Whatever music Hatti Ganapati Mandal played, we could hear loud and clear in our house.  And many times it was source of major annoyance, since you heard the loud music from about 7:00 PM till late in the night – till 11:00 PM or sometimes even later. The loudness became more and more annoying as the evening progressed.  I came to dislike many of the songs that they played out again and again and again. But there were two songs, that no matter how many times they played, how loudly they played and how late in the night they played them, I just loved them. These two songs were played every year, every day for ten days. And till date, they are amongst my favorite songs.

Both are from 60s – Both have been composed by S. D. Burman and sung by Lata; both are also dance numbers – “Raat ka samaa” from Ziddi (1964) – a very young Asha Parekh dances to this number, and “Hoton me aisi baat” from Jewel Theif (1967) – Vyjayantimala sets the floor on fire with this one! “Raat ka samaa” is penned by Hasrat Jaipuri and “Hoton pe aisi baat” by Majrooh Sultanpuri.

And while both are my favorites, I like them for different reasons. In terms of visual presentation, the choreography, or the dancing skills – “Hoton me” is definitely the winner. Every time I hear the song, I visualize Vyjayantimala dancing – and dancing so gracefully and with such ease!! But then she is one of the best (if not the best) dancers to have ever danced in Hindi movies. But minus the visuals, I love “Raat ka samaa” lot more – the tune, the way Lata has sung it – its extremely sweet. To sit in the open at night, under the stars, light breeze bringing with it fragrance of some flowering tree nearby, and listening to a song like “Raat ka samaa” can transport you to a different world altogether…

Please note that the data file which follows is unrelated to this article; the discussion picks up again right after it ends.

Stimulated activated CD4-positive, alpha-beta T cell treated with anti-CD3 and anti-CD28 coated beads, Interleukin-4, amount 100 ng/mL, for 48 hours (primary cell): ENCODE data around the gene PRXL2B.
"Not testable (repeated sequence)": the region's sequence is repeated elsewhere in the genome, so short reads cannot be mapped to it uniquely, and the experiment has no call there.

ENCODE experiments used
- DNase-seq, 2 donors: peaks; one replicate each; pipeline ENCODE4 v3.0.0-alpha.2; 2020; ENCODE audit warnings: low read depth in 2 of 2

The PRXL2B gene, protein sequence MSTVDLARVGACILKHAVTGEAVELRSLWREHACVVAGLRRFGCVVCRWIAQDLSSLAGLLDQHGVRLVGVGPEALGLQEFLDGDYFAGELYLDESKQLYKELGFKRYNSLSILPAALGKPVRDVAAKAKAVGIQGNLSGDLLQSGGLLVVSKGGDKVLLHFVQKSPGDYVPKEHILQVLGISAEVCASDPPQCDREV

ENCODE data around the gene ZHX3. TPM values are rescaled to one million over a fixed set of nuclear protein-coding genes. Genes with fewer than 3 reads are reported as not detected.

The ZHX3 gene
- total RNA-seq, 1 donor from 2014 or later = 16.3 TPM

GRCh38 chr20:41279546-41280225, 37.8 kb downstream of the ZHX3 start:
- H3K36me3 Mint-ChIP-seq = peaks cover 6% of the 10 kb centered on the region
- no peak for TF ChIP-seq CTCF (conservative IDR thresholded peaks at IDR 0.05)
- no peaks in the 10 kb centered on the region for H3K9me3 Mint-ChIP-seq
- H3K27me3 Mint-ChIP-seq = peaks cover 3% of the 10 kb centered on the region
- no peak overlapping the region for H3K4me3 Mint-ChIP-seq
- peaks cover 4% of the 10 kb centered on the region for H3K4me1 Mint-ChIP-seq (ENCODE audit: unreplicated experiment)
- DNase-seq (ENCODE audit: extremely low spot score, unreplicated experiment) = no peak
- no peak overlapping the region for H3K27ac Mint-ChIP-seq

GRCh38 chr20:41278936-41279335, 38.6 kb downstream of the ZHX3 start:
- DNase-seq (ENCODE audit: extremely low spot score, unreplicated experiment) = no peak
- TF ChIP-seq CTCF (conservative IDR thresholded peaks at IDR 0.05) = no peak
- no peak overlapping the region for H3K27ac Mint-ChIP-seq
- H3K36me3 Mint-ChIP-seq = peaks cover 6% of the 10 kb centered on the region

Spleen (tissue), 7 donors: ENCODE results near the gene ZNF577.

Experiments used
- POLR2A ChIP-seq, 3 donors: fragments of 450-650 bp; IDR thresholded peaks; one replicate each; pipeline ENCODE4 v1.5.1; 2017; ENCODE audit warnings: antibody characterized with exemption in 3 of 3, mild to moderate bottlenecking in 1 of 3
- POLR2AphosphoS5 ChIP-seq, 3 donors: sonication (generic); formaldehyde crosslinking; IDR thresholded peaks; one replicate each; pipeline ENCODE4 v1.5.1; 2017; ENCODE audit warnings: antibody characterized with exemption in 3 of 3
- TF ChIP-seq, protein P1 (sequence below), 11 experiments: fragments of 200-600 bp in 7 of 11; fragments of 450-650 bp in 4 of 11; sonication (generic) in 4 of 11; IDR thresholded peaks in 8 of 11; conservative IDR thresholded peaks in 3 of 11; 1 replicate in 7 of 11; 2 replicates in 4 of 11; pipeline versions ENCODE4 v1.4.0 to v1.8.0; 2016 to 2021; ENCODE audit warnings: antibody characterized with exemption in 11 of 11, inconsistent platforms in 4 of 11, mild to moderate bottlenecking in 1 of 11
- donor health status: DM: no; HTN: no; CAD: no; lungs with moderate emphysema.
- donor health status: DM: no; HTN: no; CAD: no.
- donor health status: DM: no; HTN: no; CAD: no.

Monday, May 16, 2011

Gulmohars and Cherry Blossoms

Summer has been here for a while now. And though it has been quite mild this year, compared to the usual, and though nights are actually quite pleasant, it is quite hot during the day.  And driving on the road in the afternoon, you can feel the heat as well as the brightness of the Sun.

But when you drive around, in the city, and especially outside the city, you can’t miss the Gulmohar trees. They are everywhere… and in full bloom!! They are a riot of color on the background of the blue sky - You can see various shades from dull orange, saffron to fire red… and even some very deep red – almost close to maroon. They look wild! And oh so beautiful!! Every time I look at them I am mesmerized. I watch these trees as long as I can, and I don’t feel like looking away. I just can’t seem to get enough.